Audience > Demographics > Overview
For the purposes of continuing our look through Google Analytics, I’m going to adjust my calendar once again to just show the current month and I’m going to go back to the sidebar and click as above.
So now we’re going to look at who is actually visiting your website. You’ll always want to cater your content to your audience. If you don’t know who your audience is, it’s very difficult to do this as you’ll have no idea who you are ‘talking to’. And no, your target audience will never be ‘everyone’.
Why is this important?
Knowing who is visiting your website will help you to create content that’s pertinent to the audience you want to attract to your blog. So, for instance, my audience is 85% female and 3/4 of my audience is between the ages of 25-54. There’s little point in me creating content that is geared towards a much younger male demographic, for instance, as they aren’t the ones reading my blog. When I think about females in my demographic, I understand better what kinds of problems they might want to be solving and in turn, this informs the kind of content I create on my blog.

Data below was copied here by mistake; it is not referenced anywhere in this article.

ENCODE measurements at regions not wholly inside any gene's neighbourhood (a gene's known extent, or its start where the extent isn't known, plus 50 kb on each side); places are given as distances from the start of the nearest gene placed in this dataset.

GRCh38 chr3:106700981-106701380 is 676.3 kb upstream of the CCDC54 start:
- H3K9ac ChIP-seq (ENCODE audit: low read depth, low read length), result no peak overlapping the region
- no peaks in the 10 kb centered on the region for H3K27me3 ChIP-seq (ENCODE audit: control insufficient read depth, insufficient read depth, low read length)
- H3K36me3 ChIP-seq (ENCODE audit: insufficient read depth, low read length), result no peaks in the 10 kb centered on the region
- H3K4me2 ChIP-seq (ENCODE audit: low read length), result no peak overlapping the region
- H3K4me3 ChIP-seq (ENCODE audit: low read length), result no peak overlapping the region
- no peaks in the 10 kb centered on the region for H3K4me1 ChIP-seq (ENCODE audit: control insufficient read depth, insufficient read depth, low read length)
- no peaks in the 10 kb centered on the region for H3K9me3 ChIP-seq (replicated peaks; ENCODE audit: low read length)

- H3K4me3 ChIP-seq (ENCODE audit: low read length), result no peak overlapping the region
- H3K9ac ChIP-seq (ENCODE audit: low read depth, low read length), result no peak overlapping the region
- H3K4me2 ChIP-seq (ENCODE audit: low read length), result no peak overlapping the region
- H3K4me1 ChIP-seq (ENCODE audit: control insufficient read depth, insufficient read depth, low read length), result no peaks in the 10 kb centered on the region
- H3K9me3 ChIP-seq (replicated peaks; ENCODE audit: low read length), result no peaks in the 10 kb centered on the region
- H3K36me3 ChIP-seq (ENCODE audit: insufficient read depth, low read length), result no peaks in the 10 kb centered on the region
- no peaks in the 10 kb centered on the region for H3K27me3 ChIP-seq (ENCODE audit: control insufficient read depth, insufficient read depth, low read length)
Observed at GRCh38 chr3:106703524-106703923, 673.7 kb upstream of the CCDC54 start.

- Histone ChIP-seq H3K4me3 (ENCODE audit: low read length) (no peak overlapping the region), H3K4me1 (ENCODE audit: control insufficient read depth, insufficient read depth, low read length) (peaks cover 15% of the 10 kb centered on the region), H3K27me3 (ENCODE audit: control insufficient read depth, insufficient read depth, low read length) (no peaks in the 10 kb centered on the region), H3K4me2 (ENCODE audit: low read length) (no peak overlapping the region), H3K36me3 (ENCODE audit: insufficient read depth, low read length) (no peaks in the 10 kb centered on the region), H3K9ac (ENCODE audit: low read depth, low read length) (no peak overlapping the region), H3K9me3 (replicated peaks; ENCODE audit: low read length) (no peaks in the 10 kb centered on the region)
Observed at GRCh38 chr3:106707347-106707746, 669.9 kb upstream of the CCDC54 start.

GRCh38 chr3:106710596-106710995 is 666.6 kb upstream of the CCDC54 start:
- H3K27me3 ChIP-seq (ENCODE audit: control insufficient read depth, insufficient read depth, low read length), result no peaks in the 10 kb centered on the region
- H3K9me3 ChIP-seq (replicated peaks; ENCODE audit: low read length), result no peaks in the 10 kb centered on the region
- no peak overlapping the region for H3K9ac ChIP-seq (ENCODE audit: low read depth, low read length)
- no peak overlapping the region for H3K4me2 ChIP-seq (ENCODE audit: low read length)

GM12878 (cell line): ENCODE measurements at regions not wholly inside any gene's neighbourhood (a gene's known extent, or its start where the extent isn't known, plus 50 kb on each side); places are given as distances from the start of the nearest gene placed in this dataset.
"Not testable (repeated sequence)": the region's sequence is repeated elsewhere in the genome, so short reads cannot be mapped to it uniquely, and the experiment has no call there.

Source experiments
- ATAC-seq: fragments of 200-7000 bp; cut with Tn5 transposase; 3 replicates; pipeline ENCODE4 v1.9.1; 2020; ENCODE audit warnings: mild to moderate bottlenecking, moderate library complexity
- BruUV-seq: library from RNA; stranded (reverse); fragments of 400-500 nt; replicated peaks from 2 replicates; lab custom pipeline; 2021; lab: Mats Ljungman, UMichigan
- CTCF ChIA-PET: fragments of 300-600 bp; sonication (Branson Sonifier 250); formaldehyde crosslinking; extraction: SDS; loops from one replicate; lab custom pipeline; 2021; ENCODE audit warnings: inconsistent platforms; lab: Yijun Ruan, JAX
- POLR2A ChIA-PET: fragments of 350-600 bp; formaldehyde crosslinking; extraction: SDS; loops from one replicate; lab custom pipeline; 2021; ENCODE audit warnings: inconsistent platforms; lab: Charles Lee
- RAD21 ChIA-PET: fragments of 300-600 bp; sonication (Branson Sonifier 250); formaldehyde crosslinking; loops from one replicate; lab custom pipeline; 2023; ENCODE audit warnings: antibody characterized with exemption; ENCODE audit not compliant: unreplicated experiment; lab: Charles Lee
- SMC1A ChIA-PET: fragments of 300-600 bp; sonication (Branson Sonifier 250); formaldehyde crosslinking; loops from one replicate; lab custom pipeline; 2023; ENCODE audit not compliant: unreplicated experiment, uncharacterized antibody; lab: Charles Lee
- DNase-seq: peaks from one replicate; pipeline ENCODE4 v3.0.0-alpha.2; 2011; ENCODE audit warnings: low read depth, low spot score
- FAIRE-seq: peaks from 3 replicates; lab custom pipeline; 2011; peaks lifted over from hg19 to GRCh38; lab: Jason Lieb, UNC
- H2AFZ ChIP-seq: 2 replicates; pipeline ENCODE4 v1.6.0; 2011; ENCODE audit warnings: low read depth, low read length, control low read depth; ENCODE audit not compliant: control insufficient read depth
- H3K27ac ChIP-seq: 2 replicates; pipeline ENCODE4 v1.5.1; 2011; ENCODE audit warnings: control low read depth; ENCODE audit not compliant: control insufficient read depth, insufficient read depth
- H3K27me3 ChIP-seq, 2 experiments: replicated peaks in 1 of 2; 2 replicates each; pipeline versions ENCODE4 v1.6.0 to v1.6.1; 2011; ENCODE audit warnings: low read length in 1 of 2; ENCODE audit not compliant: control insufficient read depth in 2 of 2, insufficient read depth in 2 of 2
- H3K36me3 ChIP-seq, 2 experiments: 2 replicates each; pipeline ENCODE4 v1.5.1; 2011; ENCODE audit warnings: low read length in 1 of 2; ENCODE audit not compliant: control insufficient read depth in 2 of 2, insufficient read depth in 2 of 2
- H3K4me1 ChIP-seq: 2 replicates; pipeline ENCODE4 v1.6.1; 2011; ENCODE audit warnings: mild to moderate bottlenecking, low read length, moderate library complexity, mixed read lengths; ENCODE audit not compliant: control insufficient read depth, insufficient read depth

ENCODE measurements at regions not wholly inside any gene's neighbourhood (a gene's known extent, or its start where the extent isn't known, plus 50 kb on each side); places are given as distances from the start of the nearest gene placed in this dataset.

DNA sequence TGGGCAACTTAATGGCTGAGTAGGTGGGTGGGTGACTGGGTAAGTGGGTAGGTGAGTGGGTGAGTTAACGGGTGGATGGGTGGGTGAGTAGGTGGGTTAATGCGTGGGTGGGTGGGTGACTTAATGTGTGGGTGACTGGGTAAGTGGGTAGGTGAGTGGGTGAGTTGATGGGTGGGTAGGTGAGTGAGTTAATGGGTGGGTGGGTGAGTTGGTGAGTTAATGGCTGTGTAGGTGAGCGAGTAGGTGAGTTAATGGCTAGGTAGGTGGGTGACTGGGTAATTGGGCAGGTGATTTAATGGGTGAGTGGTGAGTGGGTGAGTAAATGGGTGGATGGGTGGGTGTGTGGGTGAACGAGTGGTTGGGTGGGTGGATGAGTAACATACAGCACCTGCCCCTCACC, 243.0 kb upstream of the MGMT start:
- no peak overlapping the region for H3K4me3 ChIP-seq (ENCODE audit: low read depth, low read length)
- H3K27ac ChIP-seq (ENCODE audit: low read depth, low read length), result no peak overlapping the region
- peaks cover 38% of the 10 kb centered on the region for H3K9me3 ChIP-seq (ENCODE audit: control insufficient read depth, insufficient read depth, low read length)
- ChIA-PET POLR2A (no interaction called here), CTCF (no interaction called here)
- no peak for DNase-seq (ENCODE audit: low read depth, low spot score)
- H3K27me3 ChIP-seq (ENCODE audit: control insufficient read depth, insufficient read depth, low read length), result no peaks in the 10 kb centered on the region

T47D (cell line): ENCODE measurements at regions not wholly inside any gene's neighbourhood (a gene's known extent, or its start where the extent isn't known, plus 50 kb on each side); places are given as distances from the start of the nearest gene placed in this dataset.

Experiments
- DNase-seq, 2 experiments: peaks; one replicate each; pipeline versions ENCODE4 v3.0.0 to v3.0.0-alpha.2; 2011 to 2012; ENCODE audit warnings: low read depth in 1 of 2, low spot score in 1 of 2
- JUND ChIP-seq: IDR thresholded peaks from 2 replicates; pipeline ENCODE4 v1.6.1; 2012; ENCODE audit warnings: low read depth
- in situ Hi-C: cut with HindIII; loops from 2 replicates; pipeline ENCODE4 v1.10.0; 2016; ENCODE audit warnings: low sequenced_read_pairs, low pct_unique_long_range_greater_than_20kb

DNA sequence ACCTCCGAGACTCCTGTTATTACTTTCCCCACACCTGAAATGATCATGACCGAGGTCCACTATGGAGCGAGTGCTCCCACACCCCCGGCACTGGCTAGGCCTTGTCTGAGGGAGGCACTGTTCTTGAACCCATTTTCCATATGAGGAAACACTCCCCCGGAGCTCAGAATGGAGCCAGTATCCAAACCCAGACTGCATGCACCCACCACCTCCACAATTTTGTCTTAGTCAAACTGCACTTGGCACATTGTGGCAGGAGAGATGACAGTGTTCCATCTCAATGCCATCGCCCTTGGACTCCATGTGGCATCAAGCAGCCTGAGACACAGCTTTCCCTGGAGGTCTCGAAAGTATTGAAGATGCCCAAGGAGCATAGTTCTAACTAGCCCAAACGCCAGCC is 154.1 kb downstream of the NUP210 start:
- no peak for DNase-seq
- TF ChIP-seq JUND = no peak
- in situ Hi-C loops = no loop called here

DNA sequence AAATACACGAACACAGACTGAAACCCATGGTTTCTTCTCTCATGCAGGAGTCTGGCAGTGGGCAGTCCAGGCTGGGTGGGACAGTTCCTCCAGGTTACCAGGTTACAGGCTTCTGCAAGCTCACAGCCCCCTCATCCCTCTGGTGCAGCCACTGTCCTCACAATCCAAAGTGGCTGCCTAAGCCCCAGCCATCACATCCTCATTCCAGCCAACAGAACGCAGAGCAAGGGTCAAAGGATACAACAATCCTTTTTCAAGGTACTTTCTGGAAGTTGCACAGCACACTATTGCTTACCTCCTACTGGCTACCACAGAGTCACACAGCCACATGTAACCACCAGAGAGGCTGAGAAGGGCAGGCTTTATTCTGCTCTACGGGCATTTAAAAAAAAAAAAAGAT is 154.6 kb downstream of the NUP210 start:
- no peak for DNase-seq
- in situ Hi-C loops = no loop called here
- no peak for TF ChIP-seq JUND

Aquisition > Overview
Now we’re going to go into the Acquisition portion of Google Analytics, moving from who your audience is to where they are coming from. It’s important to know where your audience is coming from before they come to your website. Did they Google a certain word or phrase? Did they see a mention on another website about you and follow the link? Have they come from a project you posted about on Facebook? Did they see an image pinned from your website on Pinterest? This is where you can find that out.
Why is this important?